Communicated the Signory's despatches and newsletters to the King, who, having been indisposed during the last three days, received him alone, in his private chamber. Made a brief summary of them in Latin, which the King read. He said the agreement between the Switzers and the King of France would not take effect, for they had all agreed with the Emperor, and taken the French King's money in part payment of their claims upon him; that the Emperor and the Switzers were in Italy, between Verona and Milan, so that the Venetian army in the territory of Brescia could not succour the army of the French King; and that the, French who were with the Duke of Bourbon had fled, the Duke and other great personages having withdrawn into the castle of Milan. The King exulted at the anticipated reverses of Venice. Defended her policy. Indignation of the King, who grew rather pale, becoming more angry than could have been credited, and displaying himself more openly the enemy of France. Attempted to appease the King by saying that, when all the princes of Christendom conspired against Venice, his Majesty was the sole beacon which remained to the Signory in such great darkness,—that all Christian sovereigns had bowed before him, tanquam ad justissimum refugium, but that even greater than his power or wealth were his justice, graciousness, and clemency. These and other compliments were induced by the King's having also said that he had done more for Venice than was ever done by his father or by any other prince who had been her friend; adding in an angry tone, that he then possessed more money and greater power and authority than had ever fallen to his own lot, or to that of his ancestors, so that he could obtain what he pleased from his fellow sovereigns. Panegyric passed on the Cardinal of Sion by the King. He expressed resentment because Venice did not accept his mediation for an adjustment between the Signory and the Emperor and the late King of Spain, Apologized to the effect that the Pope had previously undertaken to mediate between them, and would have taken offence, if he had been set aside for England, whose interposition, however, would have been much preferred by the whole Senate. The King assured him (Giustinian) that he would never injure Venice by means of his forces or money, and expressed surprise that he received only stale news thence. Requests the State to send advices. The King's authority with the Emperor, and with the Archduke likewise, was much greater than the King himself represented,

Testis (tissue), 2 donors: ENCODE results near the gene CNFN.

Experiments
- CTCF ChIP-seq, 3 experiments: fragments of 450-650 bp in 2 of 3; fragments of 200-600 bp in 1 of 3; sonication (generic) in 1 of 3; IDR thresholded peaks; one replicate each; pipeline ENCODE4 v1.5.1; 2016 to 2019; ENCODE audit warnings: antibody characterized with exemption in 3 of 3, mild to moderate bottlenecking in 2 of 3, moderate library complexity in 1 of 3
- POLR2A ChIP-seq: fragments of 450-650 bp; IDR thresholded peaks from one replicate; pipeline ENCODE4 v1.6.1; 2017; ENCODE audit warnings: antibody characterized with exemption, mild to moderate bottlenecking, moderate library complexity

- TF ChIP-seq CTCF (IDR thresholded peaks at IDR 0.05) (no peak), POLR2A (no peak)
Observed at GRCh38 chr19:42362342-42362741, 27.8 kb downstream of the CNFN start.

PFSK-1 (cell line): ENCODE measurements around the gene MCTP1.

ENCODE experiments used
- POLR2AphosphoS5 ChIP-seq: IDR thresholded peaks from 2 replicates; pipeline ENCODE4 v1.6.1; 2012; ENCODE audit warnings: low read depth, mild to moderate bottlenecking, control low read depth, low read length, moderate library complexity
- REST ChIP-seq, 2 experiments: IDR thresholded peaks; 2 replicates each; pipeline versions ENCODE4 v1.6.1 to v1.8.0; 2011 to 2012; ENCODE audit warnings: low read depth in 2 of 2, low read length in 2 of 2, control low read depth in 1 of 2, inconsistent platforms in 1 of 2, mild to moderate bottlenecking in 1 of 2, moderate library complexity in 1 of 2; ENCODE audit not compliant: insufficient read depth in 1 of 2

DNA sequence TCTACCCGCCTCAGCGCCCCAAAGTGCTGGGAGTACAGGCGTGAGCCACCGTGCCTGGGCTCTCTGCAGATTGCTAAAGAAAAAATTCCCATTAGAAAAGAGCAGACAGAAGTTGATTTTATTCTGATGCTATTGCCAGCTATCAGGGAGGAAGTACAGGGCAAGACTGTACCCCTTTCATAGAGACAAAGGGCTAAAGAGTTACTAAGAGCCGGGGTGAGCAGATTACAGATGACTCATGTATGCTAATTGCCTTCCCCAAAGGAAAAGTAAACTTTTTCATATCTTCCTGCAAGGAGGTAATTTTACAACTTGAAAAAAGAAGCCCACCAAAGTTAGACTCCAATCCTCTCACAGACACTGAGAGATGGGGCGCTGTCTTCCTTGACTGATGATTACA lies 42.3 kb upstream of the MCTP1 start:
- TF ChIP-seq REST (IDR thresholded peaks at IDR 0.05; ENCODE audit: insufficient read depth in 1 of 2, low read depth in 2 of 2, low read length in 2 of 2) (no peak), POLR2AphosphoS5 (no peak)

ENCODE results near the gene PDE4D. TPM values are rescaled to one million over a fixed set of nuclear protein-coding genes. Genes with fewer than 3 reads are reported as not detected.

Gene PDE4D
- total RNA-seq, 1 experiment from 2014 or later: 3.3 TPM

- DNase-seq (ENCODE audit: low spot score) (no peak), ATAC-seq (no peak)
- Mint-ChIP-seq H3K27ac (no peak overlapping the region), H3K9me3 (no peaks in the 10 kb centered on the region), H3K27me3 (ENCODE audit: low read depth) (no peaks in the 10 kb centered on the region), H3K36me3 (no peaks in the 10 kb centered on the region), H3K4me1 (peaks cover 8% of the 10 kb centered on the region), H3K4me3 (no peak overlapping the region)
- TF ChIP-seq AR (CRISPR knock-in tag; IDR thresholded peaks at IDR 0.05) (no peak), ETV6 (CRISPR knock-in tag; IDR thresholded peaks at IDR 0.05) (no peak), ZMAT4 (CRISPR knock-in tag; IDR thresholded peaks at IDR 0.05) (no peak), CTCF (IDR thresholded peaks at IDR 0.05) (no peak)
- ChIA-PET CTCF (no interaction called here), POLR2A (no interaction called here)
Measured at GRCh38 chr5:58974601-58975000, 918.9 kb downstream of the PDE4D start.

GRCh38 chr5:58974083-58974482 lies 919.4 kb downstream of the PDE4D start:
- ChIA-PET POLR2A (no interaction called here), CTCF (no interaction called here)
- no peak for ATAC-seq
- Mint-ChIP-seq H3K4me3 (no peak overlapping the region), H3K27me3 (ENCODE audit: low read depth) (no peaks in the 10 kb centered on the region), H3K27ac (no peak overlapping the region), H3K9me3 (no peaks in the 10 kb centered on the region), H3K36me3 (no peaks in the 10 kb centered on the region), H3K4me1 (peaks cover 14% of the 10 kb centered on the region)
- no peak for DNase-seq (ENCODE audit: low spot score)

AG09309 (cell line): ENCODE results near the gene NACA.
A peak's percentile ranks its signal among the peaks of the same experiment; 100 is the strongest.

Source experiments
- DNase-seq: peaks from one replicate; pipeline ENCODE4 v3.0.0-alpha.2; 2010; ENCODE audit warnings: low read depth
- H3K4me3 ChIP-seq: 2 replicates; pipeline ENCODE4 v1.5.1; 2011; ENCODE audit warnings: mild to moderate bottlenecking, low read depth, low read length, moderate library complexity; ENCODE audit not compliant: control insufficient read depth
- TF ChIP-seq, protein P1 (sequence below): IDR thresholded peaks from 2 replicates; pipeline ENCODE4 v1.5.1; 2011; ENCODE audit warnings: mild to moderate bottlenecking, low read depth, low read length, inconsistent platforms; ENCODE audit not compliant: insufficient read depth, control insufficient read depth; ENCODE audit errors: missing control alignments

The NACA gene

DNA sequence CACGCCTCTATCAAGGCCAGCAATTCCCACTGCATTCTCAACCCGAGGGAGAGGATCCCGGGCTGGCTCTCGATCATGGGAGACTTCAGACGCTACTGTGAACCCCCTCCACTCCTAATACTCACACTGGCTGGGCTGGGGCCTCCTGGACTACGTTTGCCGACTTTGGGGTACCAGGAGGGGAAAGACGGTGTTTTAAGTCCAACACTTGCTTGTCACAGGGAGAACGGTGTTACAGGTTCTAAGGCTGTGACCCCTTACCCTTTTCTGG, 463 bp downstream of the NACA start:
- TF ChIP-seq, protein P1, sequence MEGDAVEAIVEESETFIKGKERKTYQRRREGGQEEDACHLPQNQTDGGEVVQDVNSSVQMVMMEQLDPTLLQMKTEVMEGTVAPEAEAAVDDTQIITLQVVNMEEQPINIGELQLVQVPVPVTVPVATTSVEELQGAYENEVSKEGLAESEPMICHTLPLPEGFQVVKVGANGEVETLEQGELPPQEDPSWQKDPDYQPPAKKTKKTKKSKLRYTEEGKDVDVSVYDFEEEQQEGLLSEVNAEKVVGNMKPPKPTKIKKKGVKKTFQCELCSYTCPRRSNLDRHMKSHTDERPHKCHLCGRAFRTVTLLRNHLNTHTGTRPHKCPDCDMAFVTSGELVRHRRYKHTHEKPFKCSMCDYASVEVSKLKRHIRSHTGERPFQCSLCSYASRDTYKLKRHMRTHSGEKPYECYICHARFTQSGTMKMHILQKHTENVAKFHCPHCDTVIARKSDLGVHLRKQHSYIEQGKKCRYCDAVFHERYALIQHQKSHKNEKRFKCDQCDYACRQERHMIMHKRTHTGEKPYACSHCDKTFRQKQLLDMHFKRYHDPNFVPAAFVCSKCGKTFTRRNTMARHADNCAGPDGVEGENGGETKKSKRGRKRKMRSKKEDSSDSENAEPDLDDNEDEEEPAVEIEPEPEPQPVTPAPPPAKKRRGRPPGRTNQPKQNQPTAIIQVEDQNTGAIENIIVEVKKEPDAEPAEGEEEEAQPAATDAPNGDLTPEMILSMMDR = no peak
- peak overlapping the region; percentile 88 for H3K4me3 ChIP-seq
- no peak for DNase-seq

London, 11th March 1516.
[Italian, 5½ pages, or 116 lines.]
March 12. Original Letter Book, St. Mark's Library, Letter no. 63. 700. Sebastian Giustinian to the Signory.
Had acquainted the French ambassador with all that had passed between himself and King Henry, except the statement made by the King concerning negotiations between the Emperor and France, to the detriment of Venice, which the King had bound him to keep secret. Assigns reasons for not evincing distrust of the French ambassador, who informed him that he had received letters from a trustworthy person in Flanders, stating that 15,000 nobles, equivalent to 70,000 ducats, had been despatched thence to the Emperor, for the support of his army; that his Majesty was levying 10,000 men in Germany, whom he had ordered to come to Calais; and that there had been great disturbances in the kingdom of Naples between the French and Spanish partizans. Supposed these 10,000 men to be destined against Scotland, as they were to cross the Border in the spring,—not against France, as in that case King Henry would prefer employing Englishmen, by reason of the natural enmity between the two nations.
London, 12th March 1516.
[Italian, 2¼ pages, or 48 lines.]
March 13. Misti Consiglio X. v. xxxix. p. 86, tergo. 701. The Council of Ten and Junta to the Ambassador at the [Papal] Court.
Arrival of the Emperor at Trent. March of his army out of Verona and across the Adige towards Peschiera. The Emperor will be unable to maintain his troops for many days, especially if the Pope would either contrive that the King of England should not continue sending money, or else intercept the supplies.
Ayes, 27. Noes, 1. Neutrals, 0.
[Italian, 36 lines.]
March 17. Sanuto Diaries, v. xxii. p. 45. 702. Remittances made by Henry VIII.
Motion made in the Senate by the Sages for a letter to Sebastian Giustinian, ambassador in England, desiring him to exhort the King no longer to send money to the Emperor for hostilities against Venice and Italy.
March 18. Deliberazioni Senato Secreta, v. xlvii. p. 4, tergo. 703. The Doge and Senate to the Venetian Ambassador in England.